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MANAGEMENT: Case History

3 minute read

W. (for William) Harold Rea, 47, president of Canadian Oil Companies Ltd., was a logical choice for guest speaker at last week’s meeting of Toronto’s National Sales Executive Club. Rea’s company, a 98.7% Canadian-owned firm, is one of Canada’s fastest-growing oil and gas companies. Its 1954 report showed a $2,000,000 sales increase and a 20% rise in net profit over 1953.

As his topic, Speaker Rea chose to tell “a true story of a business problem faced by the chief executive of a medium-sized company.” The executive, said Rea, was deeply worried about the state of his company’s business, as well as the efficiency of his own office and the top men around him. On a friend’s recommendation, he took his problem to a psychologist.

The company president underwent a series of IQ and aptitude tests and personality studies. Then his ten chief aides were called in one by one for confidential interviews about their relations with the boss. When it was all over, the psychologist summoned the president. “You’re asking for it,” he said. “It has to start with you.” With frankness he ticked off the president’s business faults, portraying him as a penny-pinching worrier about small details, an employer who refused to delegate authority to his staff, an indecisive person who would not let underlings make decisions. “It’s an afternoon I’ll never forget,” the company president said afterward. “Never before have I paid out so much to feel so miserable.”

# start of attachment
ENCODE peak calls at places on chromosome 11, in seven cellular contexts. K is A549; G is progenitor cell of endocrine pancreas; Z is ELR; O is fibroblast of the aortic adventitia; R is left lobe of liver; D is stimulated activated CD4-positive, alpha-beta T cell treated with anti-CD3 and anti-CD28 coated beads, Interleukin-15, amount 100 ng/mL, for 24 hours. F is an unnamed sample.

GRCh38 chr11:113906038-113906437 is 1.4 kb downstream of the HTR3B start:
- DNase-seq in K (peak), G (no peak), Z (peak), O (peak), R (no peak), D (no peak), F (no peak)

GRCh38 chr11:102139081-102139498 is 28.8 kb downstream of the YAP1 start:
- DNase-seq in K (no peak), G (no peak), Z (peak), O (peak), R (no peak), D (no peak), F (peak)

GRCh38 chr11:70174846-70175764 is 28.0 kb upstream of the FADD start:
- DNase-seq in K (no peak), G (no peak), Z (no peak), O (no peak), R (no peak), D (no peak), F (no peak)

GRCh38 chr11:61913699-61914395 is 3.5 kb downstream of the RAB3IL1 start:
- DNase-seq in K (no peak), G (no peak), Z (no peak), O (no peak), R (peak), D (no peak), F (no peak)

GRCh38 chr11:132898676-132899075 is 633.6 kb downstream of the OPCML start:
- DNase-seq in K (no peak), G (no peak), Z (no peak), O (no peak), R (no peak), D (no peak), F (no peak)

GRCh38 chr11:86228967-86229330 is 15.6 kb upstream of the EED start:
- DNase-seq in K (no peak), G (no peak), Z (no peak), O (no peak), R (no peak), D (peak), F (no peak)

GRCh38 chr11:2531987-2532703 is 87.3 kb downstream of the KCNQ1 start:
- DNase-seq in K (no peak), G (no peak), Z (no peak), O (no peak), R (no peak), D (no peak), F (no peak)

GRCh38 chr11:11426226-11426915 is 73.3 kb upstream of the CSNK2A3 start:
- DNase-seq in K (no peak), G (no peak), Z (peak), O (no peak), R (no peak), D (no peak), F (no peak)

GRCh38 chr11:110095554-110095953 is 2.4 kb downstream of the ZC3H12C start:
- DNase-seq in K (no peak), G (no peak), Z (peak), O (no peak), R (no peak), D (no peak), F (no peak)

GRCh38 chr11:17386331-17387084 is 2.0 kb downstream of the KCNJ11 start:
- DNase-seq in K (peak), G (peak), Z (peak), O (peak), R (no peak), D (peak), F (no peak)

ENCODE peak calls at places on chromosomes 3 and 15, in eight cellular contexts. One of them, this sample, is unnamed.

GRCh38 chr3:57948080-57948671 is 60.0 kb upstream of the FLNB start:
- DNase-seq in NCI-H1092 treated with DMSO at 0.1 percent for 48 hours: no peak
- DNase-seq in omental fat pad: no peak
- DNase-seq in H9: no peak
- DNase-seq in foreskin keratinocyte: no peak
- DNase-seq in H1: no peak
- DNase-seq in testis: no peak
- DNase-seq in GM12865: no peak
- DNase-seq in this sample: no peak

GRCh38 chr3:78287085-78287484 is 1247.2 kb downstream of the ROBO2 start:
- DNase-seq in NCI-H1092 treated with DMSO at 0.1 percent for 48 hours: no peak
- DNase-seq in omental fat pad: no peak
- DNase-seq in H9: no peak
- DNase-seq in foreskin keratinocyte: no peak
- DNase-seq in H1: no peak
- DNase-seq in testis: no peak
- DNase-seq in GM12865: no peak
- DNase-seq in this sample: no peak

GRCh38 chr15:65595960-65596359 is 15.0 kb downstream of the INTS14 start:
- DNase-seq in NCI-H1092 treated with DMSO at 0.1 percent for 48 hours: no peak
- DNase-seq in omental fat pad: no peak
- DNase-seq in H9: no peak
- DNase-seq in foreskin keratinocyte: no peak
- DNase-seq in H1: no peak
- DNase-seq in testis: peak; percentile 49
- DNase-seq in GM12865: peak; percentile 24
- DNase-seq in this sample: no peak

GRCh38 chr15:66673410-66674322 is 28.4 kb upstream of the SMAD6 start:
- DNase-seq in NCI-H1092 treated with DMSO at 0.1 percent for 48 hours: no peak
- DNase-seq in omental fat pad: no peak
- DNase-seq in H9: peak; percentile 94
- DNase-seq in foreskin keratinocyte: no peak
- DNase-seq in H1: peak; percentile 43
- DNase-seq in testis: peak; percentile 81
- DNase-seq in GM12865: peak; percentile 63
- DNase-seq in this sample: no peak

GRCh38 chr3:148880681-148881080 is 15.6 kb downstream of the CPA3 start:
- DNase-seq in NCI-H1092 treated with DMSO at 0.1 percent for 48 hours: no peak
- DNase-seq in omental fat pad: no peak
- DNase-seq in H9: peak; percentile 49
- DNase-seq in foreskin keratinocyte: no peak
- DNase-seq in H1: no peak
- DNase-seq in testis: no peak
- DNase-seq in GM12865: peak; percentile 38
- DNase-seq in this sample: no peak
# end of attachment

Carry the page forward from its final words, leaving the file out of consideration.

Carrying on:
The president’s first impulse was to resign, but the psychologist talked him out of that and persuaded him to begin correcting his executive faults. He scrapped his rule of passing personally on every cost item over $1,000, and let his assistants handle anything up to $20,000. Each executive’s job and responsibilities were carefully defined, and each man was given a free hand to run his own department. As a result, they took more interest in their work. The president’s desk was magically cleared of all the picayune problems that once piled up. He had more time for long-range planning and overall policy, and the company’s sales and profits rose in gratifying fashion.

Harold Rea’s surprise ending to his true story made it Topic A in Toronto business circles for days afterward: “The company I have been talking about is my own company. The chief executive I have been talking about was your speaker.”

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